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In the unlikely event you missed Tinder’s social meltdown last week, here’s a recap of what happened: Journalist Nancy Jo Sales published an article titled Tinder and the Dawn of the ‘Dating Apocalypse’ in this months’ Vanity Fair. Tinder reacted poorly to the article, publishing a barrage of tweets making the social network appear insecure, desperate, irrational and unprofessional, although it later apologised for its responses.

Whilst never confirmed (and for the sake of clarity, it is merely my opinion) these events have all the hallmarks of a junior person managing their feed and responding personally to a professional incident. For those wishing to delve into the story to determine in your opinion who was right, you can view it here.

These events evidence the importance of being prepared for such scenarios. There will be times when media or customers offer conflicting opinions about your proposition. It is likely this narrative will be published on social and you probably won’t agree with all comments. Increasingly, brands are realising social is no longer the afterthought of a marketing campaign, but the frontline of a crisis and indeed the platform to significantly influence customer opinion – positively or negatively.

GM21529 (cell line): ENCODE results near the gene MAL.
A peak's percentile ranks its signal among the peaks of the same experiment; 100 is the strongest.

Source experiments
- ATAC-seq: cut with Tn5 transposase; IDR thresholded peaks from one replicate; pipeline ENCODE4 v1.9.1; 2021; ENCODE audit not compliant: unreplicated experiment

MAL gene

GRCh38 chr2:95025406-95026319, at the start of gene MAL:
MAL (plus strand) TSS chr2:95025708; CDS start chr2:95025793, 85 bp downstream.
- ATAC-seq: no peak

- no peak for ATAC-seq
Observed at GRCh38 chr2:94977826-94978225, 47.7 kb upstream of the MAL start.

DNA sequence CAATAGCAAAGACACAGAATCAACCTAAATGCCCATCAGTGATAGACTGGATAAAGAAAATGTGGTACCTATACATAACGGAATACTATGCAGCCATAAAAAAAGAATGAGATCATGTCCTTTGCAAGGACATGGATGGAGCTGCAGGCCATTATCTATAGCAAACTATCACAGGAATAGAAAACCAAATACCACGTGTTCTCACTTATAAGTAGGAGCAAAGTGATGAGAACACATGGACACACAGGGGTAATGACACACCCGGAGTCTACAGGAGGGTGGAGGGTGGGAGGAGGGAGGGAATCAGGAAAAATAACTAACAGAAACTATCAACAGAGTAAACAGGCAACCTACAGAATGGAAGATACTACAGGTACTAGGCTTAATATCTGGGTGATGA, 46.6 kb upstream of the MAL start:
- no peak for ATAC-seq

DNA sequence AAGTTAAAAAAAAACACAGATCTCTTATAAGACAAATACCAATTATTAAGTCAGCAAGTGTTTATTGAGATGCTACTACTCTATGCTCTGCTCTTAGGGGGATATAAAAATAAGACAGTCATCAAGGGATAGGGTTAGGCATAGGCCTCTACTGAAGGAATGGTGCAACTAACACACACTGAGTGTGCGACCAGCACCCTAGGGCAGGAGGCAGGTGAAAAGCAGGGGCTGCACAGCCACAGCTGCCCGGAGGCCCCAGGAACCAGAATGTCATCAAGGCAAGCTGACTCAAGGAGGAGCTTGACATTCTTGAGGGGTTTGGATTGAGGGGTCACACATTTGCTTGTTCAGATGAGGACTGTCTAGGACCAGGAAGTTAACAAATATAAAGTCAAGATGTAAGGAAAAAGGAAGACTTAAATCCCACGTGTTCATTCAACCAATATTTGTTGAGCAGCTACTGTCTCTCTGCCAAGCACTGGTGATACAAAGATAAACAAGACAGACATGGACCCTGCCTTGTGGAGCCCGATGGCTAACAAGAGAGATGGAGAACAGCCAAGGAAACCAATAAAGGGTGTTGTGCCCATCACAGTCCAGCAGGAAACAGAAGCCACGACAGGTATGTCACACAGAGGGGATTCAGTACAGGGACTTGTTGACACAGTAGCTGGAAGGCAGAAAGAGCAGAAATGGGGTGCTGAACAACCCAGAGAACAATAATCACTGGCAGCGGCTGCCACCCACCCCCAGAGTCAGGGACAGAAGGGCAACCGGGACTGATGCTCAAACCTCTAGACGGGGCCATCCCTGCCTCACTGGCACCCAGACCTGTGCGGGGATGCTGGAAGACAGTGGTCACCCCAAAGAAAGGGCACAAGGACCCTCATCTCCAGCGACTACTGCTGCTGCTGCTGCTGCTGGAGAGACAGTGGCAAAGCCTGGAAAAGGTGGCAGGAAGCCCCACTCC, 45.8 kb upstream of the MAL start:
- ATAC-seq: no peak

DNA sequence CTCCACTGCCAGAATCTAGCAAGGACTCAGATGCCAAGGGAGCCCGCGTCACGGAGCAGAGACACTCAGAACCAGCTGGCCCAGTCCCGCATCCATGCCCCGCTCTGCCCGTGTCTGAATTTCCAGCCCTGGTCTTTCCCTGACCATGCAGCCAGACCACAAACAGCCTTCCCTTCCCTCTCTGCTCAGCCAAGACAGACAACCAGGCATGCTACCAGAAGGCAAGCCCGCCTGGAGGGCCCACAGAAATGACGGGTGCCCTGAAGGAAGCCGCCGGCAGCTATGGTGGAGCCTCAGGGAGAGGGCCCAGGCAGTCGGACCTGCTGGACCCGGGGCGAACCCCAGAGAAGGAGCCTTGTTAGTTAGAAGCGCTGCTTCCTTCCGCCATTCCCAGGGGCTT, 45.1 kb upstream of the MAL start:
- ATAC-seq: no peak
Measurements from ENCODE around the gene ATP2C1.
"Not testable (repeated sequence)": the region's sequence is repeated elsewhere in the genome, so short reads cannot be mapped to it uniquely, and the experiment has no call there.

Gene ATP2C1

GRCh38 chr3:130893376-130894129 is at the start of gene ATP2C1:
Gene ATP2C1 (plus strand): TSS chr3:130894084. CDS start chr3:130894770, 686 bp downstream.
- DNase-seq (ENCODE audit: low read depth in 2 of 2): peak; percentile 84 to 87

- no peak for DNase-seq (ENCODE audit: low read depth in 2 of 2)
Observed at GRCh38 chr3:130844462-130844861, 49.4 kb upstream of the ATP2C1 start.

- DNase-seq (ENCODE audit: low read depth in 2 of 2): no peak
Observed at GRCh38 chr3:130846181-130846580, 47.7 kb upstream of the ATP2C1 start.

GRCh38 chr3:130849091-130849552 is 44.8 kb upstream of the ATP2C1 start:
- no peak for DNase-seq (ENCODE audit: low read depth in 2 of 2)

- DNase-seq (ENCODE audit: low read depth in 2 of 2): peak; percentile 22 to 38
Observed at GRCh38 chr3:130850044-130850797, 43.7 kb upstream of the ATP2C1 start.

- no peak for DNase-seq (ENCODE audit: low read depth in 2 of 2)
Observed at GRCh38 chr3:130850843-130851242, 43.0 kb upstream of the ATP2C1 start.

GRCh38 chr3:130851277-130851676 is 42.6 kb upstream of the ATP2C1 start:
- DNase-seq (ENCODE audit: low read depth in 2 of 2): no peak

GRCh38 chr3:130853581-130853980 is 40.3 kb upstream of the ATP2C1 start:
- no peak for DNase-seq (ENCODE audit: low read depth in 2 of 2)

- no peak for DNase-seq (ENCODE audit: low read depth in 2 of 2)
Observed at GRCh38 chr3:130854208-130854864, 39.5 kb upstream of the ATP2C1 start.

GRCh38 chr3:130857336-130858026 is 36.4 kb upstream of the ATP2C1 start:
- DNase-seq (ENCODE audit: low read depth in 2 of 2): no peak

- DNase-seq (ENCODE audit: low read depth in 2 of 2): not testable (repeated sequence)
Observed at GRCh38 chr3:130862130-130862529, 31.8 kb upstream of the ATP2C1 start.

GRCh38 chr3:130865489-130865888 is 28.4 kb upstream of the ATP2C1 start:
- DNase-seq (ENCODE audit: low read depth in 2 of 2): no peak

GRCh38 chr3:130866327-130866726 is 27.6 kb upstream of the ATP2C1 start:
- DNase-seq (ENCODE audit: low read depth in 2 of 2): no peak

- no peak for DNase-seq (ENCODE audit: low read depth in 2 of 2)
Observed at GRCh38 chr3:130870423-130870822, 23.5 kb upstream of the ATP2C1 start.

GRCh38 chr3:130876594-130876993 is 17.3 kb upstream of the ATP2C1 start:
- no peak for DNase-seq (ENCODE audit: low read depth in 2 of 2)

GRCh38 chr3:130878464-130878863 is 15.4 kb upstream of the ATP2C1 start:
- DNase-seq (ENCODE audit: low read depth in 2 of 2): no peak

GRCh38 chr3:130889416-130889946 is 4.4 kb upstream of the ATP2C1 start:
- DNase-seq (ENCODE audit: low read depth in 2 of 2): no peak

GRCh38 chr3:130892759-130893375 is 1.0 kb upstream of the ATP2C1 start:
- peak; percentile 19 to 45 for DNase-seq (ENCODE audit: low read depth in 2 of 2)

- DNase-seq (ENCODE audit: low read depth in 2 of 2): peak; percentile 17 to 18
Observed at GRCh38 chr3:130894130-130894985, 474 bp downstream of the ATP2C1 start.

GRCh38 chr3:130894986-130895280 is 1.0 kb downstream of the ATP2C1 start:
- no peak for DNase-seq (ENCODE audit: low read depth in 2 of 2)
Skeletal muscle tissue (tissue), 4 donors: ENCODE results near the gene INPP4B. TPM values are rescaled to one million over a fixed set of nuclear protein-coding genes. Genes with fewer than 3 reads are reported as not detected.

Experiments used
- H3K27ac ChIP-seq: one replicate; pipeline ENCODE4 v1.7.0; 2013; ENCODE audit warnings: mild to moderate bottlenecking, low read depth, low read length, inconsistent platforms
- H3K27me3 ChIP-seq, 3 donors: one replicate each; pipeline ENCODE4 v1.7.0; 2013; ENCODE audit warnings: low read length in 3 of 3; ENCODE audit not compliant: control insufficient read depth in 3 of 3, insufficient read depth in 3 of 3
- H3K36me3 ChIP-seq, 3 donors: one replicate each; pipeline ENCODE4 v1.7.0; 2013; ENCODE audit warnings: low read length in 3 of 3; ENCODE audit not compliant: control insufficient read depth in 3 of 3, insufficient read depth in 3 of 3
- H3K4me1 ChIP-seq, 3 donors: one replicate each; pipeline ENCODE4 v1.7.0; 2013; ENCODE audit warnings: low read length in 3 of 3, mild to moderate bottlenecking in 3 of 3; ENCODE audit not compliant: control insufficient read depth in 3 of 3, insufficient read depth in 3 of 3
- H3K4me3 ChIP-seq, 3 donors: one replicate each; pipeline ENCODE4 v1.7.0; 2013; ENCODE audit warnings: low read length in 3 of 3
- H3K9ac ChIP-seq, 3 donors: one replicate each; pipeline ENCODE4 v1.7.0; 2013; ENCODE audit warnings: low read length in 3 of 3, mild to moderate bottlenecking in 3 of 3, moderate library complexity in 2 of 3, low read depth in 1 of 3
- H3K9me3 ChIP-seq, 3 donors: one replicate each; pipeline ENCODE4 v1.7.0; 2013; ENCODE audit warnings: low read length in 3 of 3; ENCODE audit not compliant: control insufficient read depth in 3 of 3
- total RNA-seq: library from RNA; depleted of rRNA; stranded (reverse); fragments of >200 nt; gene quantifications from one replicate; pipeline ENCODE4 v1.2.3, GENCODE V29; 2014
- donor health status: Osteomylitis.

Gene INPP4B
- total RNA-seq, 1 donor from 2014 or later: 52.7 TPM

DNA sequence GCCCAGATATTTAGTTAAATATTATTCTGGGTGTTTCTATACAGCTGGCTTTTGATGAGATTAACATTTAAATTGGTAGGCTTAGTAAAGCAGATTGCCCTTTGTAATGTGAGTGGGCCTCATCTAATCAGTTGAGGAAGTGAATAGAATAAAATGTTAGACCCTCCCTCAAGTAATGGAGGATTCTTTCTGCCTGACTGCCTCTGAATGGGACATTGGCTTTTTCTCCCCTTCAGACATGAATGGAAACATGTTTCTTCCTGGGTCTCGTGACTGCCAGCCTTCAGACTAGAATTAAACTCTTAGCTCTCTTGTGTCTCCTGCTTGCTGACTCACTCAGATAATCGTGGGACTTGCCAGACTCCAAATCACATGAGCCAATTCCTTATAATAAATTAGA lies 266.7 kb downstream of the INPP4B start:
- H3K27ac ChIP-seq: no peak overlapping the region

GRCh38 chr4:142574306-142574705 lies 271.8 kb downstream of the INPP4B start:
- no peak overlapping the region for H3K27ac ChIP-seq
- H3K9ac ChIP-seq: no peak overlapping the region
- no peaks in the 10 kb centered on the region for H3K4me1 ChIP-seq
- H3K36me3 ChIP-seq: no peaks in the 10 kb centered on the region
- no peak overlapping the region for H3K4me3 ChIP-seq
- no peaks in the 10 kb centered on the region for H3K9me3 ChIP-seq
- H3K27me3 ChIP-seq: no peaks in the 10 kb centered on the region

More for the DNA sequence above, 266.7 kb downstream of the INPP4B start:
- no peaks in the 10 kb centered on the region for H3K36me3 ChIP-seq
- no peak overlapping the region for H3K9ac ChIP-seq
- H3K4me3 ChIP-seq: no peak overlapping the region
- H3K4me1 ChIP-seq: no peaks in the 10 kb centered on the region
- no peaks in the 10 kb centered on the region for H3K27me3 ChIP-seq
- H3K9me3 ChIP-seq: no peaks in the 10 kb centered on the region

In the last 12-months we’ve delivered training and consultancy for the likes of Interflora, Bayer, Southbank Centre, PayPoint, Thomson Reuters, Marston’s, Bargain Booze and Motorola (to name but a few). Smart brands like these realise the importance of being prepared and having the right expertise in place to ensure an isolated article – even if it has negative connotations – is given the right response.

Here are some basics tips on ensuring you don’t proactively create a negative storm for your brand:

  1. Mention: always use a Twitter @handle and their first name where possible
  2. Use I: own an incident. “I will look into this for you…”
  3. Be human: try to reflect the language and tone – just as you would on the phone
  4. Be neutral at worst! Don’t be negative if you cannot be positive
  5. Empathise: put yourself in the shoes of the other person. See things from their eyes
  6. Be quick: people hate being ignored – at the very least they need to know an issue or criticism is being addressed
  7. Be aware: other customers, media channels and the general public can and will see your feed. Responses must be fair, unbiased and remember at all times, you are representing your brand!
  8. Escalate: if you cannot (or don’t have the required training to) deal with the issue yourself or you are dealing with abusive or unacceptable behaviour, then it is time to involve senior staff
  9. Click to check: always click to check if the comment you’re viewing is part of an existing conversation
  10. Help is always at hand: if following the previous 9 steps still leaves you short, then call Immediate Future. We can become an extension of your team very quickly!

Don’t do a Tinder. Be aware. Be neutral at worst. Escalate when required.

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